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Suspense shots are important to get pure fear, terror, joy, etc across to the viewer. They are some very good examples you have there, with the close up of the eyes. In some shots, you can have a bigger view which involves the surrounding around the actor. But with some, you'll find that the surrounding is meaningless, it doesn't need to be there. As long as the expressions on the actors face are there, the viewer almost ignores the surrounding.

One example I have is from a film called 'Die Blechtrommel/The Tin Drum', (1979), and is set in the time of during and after the second world war. It's based on a Gunter Grass' novel. It's about a young boy growing up in that era. Theres a shot from the film, where the boys sitting there watching whats going on below him, with the most impressive expression ever, mid drumming his tin drum. I would post you all a picture, but I'm not great at using the scanner! lol. But, my point is, you can see the whole of his body, and a little bit of the bells behind him etc, but the key to that shot is his expression. The way his eyes are full of horror! Great shot.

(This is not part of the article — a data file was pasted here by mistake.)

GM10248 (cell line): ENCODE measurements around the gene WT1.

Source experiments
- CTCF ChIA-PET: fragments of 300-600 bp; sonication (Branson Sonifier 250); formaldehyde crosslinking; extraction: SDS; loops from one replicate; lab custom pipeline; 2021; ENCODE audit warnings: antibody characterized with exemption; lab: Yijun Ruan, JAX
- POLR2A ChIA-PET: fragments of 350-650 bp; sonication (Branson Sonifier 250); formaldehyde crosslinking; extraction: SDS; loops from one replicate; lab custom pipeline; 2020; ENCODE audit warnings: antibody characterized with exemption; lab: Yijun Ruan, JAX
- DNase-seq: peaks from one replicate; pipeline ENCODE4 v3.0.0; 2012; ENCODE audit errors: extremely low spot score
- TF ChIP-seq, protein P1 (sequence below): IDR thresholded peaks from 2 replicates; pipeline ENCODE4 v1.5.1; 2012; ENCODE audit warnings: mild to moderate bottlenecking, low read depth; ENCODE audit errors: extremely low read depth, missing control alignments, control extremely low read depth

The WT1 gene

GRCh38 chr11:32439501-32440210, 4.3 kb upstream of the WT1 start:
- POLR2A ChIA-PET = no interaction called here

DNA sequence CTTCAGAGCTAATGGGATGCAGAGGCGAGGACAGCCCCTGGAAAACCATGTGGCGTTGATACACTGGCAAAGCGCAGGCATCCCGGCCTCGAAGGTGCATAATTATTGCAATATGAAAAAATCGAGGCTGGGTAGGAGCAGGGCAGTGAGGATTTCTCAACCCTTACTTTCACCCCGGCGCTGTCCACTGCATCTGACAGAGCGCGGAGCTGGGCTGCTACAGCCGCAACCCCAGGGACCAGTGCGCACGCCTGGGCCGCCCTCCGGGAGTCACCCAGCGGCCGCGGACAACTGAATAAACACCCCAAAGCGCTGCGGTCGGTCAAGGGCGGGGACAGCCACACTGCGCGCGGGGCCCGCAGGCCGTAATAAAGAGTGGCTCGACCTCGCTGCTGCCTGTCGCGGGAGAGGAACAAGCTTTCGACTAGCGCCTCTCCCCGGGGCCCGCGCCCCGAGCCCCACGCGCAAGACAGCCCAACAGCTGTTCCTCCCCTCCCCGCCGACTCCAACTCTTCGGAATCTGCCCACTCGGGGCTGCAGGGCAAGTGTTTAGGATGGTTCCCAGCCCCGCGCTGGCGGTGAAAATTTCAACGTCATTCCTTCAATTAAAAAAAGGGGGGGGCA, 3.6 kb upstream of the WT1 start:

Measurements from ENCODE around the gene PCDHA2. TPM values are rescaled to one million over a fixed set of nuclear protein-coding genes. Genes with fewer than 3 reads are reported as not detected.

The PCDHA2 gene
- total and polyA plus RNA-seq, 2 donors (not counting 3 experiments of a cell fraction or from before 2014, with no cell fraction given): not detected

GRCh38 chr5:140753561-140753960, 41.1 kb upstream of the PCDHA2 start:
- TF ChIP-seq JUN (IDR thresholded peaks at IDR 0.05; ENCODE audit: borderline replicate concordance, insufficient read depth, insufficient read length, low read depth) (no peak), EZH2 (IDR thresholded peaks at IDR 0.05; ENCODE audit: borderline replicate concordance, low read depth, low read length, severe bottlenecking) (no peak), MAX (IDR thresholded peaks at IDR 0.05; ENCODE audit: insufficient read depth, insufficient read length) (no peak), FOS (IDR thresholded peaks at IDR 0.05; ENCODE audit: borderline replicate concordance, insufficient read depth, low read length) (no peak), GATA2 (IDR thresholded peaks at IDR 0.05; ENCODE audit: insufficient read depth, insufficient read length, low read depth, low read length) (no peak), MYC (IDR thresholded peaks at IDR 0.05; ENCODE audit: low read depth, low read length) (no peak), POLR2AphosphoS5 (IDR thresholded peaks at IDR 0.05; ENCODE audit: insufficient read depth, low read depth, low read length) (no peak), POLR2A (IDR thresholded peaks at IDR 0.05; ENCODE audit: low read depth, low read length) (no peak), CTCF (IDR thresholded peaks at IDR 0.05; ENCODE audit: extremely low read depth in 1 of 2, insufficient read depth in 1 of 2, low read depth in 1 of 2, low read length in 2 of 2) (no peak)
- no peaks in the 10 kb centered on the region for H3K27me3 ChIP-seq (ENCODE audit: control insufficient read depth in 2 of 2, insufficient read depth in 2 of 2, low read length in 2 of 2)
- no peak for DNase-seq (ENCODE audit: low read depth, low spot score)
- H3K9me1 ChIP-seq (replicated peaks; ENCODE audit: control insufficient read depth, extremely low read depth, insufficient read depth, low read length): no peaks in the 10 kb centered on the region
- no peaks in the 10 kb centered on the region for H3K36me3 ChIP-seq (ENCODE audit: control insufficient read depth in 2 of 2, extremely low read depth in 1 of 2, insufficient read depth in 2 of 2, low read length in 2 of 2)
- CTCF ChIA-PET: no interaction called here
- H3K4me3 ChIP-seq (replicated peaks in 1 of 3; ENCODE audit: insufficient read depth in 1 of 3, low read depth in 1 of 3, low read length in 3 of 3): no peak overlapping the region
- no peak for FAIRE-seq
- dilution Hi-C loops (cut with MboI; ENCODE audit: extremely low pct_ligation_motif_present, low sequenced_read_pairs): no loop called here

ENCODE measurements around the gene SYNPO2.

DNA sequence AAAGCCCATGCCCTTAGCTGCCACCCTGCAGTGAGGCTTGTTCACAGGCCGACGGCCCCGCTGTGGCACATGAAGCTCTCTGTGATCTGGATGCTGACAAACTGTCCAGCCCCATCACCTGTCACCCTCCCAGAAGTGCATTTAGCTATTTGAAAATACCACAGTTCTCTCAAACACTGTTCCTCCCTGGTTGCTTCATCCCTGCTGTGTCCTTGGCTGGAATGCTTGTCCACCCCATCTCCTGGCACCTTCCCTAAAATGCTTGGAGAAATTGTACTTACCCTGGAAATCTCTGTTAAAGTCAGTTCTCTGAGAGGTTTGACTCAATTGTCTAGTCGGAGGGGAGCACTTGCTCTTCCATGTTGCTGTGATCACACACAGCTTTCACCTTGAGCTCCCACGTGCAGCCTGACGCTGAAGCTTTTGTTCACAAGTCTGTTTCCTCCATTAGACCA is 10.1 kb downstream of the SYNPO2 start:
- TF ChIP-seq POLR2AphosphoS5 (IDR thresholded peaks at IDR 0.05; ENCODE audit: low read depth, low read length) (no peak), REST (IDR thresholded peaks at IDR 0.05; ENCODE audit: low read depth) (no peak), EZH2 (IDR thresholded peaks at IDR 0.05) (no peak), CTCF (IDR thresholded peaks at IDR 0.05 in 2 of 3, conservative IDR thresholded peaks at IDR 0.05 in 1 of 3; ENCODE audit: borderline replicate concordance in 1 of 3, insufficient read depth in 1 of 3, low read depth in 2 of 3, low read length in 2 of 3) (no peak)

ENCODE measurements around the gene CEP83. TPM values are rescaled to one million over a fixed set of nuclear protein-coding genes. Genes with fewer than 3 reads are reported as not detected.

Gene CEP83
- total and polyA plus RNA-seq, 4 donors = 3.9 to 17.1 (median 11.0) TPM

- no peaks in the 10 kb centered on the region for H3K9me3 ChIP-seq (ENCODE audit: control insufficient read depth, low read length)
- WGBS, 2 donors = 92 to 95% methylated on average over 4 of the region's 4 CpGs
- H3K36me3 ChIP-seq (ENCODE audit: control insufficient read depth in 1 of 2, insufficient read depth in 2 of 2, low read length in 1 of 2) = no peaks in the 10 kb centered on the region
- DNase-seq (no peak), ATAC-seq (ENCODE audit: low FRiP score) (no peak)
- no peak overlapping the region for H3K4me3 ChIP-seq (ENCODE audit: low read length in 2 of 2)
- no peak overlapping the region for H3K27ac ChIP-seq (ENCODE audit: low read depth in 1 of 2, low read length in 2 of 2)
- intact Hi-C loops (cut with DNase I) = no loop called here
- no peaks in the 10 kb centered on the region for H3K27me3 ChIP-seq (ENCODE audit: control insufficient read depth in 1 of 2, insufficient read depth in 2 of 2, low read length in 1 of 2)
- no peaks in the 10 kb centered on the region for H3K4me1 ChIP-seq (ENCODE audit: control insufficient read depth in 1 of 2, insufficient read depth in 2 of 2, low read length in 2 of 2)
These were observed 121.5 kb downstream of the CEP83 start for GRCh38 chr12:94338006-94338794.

AK

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LYNCH/HITCH/BUNUEL/SURREALISM
« Reply #7 on: July 25, 2003, 12:03:19 AM »
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Brunuel= surrealism (I'm not an especialist but Brunuel always used takes w/ eyes - I don't know the right reason......un chien andalou scene can't get out of my mind....)

            Hitchcock= suspense (I always thought those kind of takes on suspenses are to reafirm some truth in the characters, like, somethings you cannot hide when faced in the eye....)


            Mulhollnad Dr: the best mixture between both genres....all the best Lynch got surrealism+ mystery  like Blue Velvet, Lost Higway and Twin Peaks... Don't see a link between the first two, but definitely from both on Lynch.

cine

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LYNCH/HITCH/BUNUEL/SURREALISM